When we think of quilts we generally think of cotton cloth and cotton filling, so why am I making this quilt from linen cloth with a wool filling?
Cotton is the most common fibre used for contemporary quilt making and it is also the fibre that many surviving antique quilts are made from. There are, however, some beautiful surviving examples of linen quilts and woolen quilts in the collections of The Bowes Museum and Beamish, The North of England Open Air Museum, the materials having been home spun and mill woven and finished before being hand quilted. Linen and wool areboth key indigenous fibres of the British Isles and both were produced for domestic and commercial use for centuries before cotton began to be imported into the United Kingdom. Linen and wool quilts belonged to everyday people and were used until they were worn out, so, as with so many everyday textile items made and used before the nineteenth century, few examples remain.
I like to work with local indigenous fibres, they are another link, alongside tools and techniques, to the textile workers of the past and the future. The South Cumbria region in which I live is well known for wool production, indeed the Kendal motto is: ‘wool is my bread’ and I will come back to consider wool again later in this blog. Less well known is the importance of linen production and use in the area, however, John Sommervell (2) writes of several flax mills sited on the River Bela, the river that flows through Milnthorpe, the village in which I currently live, and many more flax mills sited on the other local rivers. Linen must, therefore, have been produced locally in sufficient quantities to keep all of those flax mills in business. Research undertaken by Margaret Robinson (3) found that between 1750 and 1830 there were commercial flax dressers and weavers working in Milnthorpe, Kendal and many other south Cumbria villages and towns as well as the many other domestic dressers, spinners and weavers of linen. As I weave my long linen cloths for this quilt it is good to feel part of the local textile heritage.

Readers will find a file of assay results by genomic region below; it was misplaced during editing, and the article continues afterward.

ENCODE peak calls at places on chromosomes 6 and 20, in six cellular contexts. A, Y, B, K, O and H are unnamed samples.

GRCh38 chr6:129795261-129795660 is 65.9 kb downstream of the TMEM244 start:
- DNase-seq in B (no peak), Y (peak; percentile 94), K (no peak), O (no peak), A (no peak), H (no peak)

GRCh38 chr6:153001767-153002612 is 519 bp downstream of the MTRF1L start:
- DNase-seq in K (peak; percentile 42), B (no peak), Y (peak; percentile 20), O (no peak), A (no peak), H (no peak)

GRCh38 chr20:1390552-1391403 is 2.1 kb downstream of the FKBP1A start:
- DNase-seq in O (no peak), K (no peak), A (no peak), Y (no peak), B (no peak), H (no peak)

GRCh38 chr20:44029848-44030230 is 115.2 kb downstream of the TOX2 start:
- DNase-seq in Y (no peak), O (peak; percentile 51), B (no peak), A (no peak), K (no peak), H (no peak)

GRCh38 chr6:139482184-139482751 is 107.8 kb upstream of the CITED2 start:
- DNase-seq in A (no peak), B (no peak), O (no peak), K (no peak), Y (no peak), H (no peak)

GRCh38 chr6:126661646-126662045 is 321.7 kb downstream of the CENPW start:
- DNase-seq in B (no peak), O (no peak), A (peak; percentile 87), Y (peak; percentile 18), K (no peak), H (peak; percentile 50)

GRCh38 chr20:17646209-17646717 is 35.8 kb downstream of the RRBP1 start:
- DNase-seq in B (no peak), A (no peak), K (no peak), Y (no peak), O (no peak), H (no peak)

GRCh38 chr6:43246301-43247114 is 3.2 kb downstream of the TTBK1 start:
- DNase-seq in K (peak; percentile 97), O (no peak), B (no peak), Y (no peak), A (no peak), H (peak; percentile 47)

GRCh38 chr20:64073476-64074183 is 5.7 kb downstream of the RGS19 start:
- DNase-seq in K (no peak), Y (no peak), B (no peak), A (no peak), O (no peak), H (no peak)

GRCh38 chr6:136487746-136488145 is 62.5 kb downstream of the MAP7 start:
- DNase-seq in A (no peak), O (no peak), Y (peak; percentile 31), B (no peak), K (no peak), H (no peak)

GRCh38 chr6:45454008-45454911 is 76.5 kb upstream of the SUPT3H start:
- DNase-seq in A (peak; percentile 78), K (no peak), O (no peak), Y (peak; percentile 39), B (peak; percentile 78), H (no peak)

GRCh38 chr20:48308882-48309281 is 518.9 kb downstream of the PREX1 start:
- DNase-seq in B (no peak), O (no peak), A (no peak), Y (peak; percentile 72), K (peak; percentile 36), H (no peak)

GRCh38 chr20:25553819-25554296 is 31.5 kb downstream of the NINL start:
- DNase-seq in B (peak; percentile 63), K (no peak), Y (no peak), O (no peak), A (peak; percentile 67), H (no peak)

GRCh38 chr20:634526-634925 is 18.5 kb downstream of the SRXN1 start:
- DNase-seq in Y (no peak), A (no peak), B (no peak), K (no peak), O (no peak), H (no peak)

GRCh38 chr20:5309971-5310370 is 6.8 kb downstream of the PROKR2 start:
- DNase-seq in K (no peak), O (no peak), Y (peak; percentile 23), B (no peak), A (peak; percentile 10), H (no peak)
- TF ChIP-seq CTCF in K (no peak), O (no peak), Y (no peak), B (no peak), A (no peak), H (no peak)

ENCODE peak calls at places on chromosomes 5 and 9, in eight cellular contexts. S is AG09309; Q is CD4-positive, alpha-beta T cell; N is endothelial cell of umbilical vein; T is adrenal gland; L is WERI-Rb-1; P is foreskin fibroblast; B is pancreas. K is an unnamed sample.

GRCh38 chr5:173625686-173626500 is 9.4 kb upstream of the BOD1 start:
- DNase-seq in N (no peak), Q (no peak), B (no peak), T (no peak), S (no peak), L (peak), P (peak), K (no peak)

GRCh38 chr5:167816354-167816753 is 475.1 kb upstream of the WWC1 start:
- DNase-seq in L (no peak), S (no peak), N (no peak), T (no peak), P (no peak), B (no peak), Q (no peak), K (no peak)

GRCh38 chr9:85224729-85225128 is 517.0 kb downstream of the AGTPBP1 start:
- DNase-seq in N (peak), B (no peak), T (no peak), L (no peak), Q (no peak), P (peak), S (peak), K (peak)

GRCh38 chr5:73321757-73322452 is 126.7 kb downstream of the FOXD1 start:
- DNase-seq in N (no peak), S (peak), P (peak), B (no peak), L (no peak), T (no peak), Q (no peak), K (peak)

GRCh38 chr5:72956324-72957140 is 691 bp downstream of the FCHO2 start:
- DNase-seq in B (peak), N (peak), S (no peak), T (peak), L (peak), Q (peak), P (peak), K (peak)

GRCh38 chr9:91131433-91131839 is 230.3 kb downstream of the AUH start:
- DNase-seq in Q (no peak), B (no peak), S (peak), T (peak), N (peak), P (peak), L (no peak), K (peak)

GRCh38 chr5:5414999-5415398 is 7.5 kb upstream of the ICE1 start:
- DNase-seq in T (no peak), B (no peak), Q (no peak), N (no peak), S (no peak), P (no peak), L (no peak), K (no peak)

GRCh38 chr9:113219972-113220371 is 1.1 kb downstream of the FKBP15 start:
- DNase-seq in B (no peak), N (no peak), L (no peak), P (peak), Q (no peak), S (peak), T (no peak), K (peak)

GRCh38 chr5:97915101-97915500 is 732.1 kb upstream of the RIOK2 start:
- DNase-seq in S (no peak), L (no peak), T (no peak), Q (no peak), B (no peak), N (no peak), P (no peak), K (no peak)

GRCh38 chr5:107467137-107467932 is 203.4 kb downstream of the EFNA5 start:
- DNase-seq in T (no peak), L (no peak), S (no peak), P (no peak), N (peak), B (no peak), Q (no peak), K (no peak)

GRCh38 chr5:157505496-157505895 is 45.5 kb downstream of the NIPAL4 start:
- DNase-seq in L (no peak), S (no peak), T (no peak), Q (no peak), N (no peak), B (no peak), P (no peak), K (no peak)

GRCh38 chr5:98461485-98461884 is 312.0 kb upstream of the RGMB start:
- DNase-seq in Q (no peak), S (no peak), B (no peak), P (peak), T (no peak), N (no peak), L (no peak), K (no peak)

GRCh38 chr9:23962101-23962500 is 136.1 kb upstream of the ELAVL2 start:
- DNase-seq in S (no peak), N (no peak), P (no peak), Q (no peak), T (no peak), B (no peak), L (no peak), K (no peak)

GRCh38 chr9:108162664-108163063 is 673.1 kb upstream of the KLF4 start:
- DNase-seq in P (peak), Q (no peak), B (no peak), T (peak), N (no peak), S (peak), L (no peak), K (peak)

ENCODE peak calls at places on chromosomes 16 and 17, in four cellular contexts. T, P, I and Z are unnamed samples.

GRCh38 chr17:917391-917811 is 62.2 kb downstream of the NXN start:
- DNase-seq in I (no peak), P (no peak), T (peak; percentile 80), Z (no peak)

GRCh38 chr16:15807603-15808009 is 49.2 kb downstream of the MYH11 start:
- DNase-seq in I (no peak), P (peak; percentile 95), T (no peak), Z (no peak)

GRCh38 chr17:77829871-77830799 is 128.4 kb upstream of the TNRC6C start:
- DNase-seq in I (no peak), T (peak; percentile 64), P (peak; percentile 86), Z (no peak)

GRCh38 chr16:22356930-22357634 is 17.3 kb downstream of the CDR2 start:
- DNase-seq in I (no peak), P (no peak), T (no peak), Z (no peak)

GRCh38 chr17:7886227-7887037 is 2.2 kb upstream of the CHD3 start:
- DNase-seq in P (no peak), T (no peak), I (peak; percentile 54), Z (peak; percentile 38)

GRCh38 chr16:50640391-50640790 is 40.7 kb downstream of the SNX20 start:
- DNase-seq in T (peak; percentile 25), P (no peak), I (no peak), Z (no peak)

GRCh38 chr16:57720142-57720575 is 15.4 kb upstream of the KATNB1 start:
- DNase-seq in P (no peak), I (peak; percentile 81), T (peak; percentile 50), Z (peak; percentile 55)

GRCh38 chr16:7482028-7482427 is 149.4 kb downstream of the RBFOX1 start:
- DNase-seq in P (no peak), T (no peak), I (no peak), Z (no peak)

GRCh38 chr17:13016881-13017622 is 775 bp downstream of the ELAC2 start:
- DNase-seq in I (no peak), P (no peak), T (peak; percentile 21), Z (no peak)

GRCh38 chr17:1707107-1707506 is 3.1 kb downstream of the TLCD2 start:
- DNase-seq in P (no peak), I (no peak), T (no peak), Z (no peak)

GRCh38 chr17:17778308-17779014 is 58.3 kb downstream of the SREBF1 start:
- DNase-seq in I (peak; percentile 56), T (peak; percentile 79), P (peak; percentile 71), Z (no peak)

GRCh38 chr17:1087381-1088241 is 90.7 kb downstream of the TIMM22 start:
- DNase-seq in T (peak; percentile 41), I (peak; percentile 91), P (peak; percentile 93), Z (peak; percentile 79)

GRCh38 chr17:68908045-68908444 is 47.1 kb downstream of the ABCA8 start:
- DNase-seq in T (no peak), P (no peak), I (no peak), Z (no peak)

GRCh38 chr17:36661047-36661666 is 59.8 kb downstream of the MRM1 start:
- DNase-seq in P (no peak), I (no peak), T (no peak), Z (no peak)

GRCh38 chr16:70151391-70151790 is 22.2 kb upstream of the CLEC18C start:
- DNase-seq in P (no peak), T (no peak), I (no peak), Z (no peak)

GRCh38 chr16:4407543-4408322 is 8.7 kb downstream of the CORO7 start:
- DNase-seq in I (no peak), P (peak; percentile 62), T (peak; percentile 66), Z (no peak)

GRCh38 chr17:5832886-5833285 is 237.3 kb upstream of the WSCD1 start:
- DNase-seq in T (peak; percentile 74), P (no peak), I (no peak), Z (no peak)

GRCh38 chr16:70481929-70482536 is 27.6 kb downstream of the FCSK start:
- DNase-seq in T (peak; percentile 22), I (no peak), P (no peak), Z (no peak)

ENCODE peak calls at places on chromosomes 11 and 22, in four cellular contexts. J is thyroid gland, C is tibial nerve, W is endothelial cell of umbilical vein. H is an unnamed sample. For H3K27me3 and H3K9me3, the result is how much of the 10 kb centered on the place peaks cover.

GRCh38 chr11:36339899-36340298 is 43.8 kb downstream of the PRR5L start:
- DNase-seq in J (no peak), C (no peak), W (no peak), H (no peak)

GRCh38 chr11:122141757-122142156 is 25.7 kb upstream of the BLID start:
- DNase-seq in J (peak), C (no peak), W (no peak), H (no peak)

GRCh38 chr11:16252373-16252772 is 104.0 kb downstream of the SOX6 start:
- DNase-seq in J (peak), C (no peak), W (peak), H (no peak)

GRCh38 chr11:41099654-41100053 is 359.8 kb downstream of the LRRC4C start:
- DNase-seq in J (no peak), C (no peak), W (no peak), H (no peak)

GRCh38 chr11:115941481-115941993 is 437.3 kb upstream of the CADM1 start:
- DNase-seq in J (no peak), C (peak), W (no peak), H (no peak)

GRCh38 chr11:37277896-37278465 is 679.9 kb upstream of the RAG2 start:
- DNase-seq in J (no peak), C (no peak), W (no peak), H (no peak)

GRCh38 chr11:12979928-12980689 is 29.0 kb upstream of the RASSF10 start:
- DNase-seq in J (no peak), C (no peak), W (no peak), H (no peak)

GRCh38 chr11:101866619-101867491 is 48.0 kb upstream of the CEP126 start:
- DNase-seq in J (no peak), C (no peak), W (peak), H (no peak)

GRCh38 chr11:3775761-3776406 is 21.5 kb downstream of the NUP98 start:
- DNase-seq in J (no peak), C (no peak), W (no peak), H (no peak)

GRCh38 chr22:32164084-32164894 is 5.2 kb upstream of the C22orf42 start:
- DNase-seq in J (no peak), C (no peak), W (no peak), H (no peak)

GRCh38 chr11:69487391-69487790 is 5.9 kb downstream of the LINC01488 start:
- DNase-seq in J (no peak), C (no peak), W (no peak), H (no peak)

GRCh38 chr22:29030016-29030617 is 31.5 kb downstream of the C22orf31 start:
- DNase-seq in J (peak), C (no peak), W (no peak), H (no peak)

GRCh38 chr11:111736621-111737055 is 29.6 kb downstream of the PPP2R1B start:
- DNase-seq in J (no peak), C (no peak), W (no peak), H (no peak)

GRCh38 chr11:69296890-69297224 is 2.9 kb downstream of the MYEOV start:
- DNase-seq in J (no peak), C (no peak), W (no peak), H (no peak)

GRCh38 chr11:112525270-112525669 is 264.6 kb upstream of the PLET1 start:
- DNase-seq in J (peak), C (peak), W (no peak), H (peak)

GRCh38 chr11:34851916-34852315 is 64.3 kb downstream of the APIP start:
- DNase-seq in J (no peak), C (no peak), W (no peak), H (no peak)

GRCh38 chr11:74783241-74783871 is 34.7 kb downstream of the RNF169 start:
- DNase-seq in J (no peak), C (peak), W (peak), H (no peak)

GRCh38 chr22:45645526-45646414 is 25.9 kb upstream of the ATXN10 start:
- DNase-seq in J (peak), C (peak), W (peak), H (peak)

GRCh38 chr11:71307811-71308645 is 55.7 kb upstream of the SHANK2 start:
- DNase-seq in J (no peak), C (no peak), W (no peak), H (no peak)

The heritage of linen is, therefore, the reason that this quilt will be made from hand woven linen cloth. Unfortunately it is now impossible to find locally grown and dressed linen fibre or yarn and I have to source my linen from Ireland or even further afield. I still find the natural strength and sheen of bleached linen fibre and yarn, one of the indigenous British fibres, perfect for my purpose and a line of continuous thread linking the textiles of past, present and future.